Fallen Heroes Memorial
Over the last thirty years, the community has identified Dulaney Valley Memorial Gardens with the burial of members of Maryland's Public Safety Community who lost their lives in the line of duty.
The Fallen Heroes section was dedicated in 1976 when the founder, John Armiger Sr. set aside 330 spaces for the burial of firefighters, rescue personnel, paramedics, police and correctional officers. Dulaney Valley, without charge, provides complete cemetery arrangements for the Fallen Hero and spouse.
Circle of the Immortals
The Circle of the Immortals was dedicated in 1967. The Circle is reserved for Marylanders killed in action. Dulaney Valley, without charge, provides complete cemetery arrangements for the service person. Lots are available adjacent to each site for members of the family. More than twenty-five service men and women are buried within the Circle. The official Baltimore County World War II and Korean War Memorial is located within the Circle of Immortals.
The Circle of the Immortals is enclosed by a low stone wall and nine historic flags of our nation, including a replica of the Fort McHenry Battle Flag, flying from individual poles embedded in the Circle. An integral part of this feature is the fifty-foot flagpole in the center of the Circle. A bronze plaque sits at the base of the flagpole with the names of those buried in the Circle. Various bronze memorial plaques sit along the stone wall.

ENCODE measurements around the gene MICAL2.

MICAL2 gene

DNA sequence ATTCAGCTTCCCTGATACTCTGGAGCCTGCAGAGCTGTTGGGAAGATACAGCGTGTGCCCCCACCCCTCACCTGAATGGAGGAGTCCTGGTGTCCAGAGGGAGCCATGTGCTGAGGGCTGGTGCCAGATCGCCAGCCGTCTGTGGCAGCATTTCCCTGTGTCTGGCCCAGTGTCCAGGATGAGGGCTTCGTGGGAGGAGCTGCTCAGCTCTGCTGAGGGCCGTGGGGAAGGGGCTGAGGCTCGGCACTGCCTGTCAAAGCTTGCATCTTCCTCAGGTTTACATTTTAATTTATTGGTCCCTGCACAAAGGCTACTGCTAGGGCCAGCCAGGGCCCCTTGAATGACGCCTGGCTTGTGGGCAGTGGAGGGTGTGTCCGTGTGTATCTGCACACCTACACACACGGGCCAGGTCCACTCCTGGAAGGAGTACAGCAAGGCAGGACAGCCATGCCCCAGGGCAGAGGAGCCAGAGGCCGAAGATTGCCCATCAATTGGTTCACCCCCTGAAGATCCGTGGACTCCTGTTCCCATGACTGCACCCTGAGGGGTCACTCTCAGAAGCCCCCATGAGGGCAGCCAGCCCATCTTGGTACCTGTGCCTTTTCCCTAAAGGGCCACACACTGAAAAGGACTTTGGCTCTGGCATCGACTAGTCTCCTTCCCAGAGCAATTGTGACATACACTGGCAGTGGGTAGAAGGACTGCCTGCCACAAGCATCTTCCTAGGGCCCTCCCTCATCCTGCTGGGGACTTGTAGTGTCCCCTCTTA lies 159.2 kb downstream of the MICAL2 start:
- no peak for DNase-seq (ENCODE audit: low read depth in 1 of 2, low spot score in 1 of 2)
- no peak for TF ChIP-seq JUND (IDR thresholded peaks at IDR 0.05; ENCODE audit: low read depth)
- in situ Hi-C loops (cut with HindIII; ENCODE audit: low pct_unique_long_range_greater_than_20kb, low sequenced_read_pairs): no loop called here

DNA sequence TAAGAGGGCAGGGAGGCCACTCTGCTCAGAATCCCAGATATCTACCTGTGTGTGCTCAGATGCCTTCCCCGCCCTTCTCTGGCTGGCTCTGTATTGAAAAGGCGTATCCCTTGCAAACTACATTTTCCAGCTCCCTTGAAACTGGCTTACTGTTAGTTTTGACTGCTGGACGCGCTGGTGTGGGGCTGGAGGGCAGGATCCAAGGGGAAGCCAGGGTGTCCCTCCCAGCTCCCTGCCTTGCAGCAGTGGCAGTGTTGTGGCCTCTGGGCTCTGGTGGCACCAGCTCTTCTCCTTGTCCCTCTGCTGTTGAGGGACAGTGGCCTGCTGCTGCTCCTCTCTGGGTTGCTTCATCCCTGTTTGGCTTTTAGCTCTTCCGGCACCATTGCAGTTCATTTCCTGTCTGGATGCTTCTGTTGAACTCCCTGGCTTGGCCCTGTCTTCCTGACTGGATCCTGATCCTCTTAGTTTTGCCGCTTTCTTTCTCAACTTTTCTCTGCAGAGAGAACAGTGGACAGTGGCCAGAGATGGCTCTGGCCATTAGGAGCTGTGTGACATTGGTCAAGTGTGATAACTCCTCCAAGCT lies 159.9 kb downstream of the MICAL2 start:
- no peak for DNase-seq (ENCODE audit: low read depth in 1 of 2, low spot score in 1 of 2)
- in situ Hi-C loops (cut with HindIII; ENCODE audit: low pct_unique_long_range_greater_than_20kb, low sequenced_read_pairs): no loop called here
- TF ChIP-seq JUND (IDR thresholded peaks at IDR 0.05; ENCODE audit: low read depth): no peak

The John O. Mitchell Family pledges to continue the tradition of honoring those who serve our country by welcoming the community to pay tribute to these dedicated men and women. Dulaney Valley hosts the annual Memorial Day Ceremony within the Circle of Immortals.
"The Last Supper" feature, weighing forty-two tons, with its setting between Roman columns, depicts a "Life of Christ Feature." The forty-four foot long and fourteen foot high hand-carved relief of Leonardo da Vinci's interpretation of "The Last Supper" was hand-carved out of pure white marble from the Ravaccione quarry in Carrara, Italy. It is one of the finest features in the United States.